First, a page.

The Polar Bear (Ursus maritimus) is the largest living land carnivore, with adult males growing over 8 feet in length and can stand over 10 feet tall. The most well known of all bears, the polar bear is immediately recognized by its distinctive white color thick fur. The only unfurred parts of the body are the foot pads and the tip of its nose, which are black, revealing the dark color of the skin underneath the pelt. The neck of the polar bear is longer than in other species of bears, and the elongated head has small ears. Polar Bears have large strong limbs and huge forepaws which they use as paddles for swimming. The toes are not webbed, but are excellent for walking on snow as they bear non-retractable claws which dig into the snow like ice-picks. Polar Bears are solitary mammals throughout most of the year, with the exception of breeding pairs and family groups. Their main food source is ringed seals and bearded seals. The polar bears capture seals when they surface to breathe, or hunt them in their lairs, where young seals are hidden and fed.
The breeding season for Polar Bears are from late March to late May. Females nurse and care for their cubs for around 2.5 years and are available for mating only after the cubs are independent, about every three years. This means only a third of females can breed each season so there is fierce competition by the males to mate with the females, which may explain why males bears are so large in size. The largest recorded male bear was about 2,200 pounds. Polar Bears are found throughout the circumpolar Arctic on ice-covered waters, from Canada, to Norway, the state of Alaska in the United States, East Siberian, Laptev, and Kara Seas of Russia and Greenland (Denmark). The furthest south the polar bears are found all year round is James Bay in Canada, which is about the same latitude as London, England.
Polar Bears are governed and protected by an international accord reached between the five nations with polar bears - Canada, Norway, US, Russia and Denmark. These nations signed the ‘International Agreement on the Conservation of Polar Bears’, and agreed to prohibit unregulated hunting and to outlaw hunting from aircraft and icebreakers. The agreement also obliged each nation to protect polar bear denning sites and migration routes, as well as undertake and share information on polar bear research. However, the threats caused by climate change and loose hunting regulations are now the main concern, especially as the rate at which environmental changes could occur may be faster than the ability of the Polar Bears to adapt.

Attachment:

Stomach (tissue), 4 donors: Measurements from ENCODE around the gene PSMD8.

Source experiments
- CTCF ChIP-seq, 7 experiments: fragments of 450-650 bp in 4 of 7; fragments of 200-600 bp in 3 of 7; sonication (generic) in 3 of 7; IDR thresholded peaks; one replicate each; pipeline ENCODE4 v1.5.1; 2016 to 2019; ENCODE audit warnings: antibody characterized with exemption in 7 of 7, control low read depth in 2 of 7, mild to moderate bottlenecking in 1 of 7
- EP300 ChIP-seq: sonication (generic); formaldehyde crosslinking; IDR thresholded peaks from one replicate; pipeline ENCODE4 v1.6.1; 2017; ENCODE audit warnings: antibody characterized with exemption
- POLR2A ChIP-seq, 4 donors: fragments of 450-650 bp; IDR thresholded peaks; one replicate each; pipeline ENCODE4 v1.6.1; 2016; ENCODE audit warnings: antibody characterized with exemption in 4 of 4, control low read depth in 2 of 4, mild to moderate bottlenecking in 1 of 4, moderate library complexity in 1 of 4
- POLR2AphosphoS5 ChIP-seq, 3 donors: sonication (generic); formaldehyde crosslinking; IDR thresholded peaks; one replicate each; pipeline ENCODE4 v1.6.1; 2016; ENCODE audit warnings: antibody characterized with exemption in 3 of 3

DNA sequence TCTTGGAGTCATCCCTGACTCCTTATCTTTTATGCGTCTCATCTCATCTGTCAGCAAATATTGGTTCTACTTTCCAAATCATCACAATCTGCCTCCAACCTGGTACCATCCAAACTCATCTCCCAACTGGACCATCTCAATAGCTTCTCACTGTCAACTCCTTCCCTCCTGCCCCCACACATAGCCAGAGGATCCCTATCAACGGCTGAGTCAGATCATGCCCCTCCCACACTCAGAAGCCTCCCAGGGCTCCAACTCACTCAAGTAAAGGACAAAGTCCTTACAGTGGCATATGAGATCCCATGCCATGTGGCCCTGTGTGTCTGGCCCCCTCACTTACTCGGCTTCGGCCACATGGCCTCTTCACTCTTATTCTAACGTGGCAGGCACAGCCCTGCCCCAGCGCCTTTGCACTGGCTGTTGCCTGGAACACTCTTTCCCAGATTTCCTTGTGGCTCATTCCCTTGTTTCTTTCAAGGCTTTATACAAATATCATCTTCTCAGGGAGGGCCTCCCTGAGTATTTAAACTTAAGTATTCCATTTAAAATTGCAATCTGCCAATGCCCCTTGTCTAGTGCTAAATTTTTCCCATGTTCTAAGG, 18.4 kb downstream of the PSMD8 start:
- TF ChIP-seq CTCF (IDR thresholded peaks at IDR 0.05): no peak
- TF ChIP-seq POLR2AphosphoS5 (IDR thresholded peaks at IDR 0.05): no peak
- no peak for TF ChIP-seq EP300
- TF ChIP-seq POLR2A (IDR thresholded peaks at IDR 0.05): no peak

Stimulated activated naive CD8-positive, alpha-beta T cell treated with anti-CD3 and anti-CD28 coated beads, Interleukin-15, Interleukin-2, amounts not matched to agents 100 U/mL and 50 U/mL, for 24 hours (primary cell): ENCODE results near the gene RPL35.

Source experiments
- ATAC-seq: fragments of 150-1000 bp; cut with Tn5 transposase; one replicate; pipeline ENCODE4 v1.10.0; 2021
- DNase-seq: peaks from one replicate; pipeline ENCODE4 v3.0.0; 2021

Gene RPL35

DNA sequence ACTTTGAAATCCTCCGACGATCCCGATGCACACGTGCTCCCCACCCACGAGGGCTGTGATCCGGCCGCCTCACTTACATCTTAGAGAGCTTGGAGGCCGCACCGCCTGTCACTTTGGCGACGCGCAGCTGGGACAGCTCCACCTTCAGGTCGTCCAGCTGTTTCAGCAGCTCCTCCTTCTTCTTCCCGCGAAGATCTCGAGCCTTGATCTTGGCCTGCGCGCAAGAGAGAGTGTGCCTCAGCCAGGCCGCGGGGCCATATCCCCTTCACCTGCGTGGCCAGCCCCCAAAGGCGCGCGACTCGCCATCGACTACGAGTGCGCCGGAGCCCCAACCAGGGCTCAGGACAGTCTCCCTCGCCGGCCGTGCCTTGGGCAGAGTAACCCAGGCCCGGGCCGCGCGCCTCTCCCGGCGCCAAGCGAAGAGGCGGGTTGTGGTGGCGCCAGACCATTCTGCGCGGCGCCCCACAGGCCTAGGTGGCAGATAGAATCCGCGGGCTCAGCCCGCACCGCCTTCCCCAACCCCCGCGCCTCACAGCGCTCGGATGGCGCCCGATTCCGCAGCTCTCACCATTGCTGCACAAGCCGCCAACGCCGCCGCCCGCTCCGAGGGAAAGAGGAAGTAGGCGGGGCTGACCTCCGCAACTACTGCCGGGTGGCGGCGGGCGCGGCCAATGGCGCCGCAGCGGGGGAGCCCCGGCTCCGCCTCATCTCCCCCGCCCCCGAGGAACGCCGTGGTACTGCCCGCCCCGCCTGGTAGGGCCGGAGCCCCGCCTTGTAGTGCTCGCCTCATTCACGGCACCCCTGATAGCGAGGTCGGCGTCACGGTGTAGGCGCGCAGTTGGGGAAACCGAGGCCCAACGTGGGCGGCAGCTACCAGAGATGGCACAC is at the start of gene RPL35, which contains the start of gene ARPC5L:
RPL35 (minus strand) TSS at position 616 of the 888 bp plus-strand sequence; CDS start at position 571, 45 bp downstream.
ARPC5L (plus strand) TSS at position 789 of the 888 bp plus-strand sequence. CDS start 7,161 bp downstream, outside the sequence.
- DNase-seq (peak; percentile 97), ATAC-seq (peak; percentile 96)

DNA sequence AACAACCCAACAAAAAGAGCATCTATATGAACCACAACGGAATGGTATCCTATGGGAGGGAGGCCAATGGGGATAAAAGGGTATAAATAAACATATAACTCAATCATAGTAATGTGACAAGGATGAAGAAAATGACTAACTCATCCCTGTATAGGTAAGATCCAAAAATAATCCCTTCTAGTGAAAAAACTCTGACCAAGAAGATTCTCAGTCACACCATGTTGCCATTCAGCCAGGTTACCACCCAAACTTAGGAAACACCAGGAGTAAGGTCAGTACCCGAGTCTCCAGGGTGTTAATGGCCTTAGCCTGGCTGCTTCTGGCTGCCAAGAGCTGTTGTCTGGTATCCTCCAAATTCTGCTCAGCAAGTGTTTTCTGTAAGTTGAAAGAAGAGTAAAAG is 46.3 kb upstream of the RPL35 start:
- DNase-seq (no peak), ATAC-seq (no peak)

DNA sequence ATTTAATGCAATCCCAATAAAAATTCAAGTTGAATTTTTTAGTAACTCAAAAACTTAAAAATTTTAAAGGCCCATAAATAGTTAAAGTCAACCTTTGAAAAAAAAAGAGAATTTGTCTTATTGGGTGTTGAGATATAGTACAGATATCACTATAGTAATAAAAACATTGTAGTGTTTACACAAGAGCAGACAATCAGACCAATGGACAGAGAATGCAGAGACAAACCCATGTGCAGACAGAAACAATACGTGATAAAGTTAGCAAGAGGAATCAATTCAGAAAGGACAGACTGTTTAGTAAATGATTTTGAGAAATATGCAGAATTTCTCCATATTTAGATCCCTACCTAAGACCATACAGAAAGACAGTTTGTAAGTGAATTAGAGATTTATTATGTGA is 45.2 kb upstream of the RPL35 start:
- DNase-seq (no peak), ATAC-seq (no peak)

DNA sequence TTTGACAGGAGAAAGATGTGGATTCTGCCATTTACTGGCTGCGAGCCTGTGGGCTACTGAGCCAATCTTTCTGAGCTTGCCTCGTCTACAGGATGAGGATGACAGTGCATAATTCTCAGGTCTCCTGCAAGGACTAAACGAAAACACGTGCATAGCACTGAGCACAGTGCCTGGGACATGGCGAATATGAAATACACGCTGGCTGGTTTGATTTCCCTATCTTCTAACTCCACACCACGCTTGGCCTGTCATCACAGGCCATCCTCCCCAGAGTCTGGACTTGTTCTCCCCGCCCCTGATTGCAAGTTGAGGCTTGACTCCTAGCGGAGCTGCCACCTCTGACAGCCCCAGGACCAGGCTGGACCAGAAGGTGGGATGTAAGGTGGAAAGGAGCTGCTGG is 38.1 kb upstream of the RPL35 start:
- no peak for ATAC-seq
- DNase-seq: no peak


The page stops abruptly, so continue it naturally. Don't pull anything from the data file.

Going on a Polar Bear photo shoot can be an expensive undertaking because of the locations of their habitat. Hudson Bay in Canada and the Svalbard archipelago in the high Arctic are two relatively accessible locations because they have a few commercial tour operators taking photographers there. Temperatures can drop down to below -20 degrees Fahrenheit, depending on time time of year and if the wind is blowing, it will feel much colder. Having the proper clothing and photographic gear is a must for the traveler. The battery in most DSLR cameras will have shortened life cycle due to the extreme cold so having plenty of batteries are highly recommended. Sometimes, blowing wind and snow will also make having a clean lens almost impossible so a lens hood is an essential piece of gear to bring. Exposure compensations will have to be made according to the light and reflection of the snow condition.
I find the Canon EOS-1D X and EOS-1D MK IV bodies perfect for the job. A couple of high quality zoom and prime lens, like the EF 100-400mm f/4.5-5.6L IS II , EF 400mm f/4 DO IS II or EF 200-400mm f/4L Extender 1.4x lens will handle almost all the wildlife action. You can visit my equipment bag to see the gear I used and read the reviews of various equipment and see more polar bear photos on my website.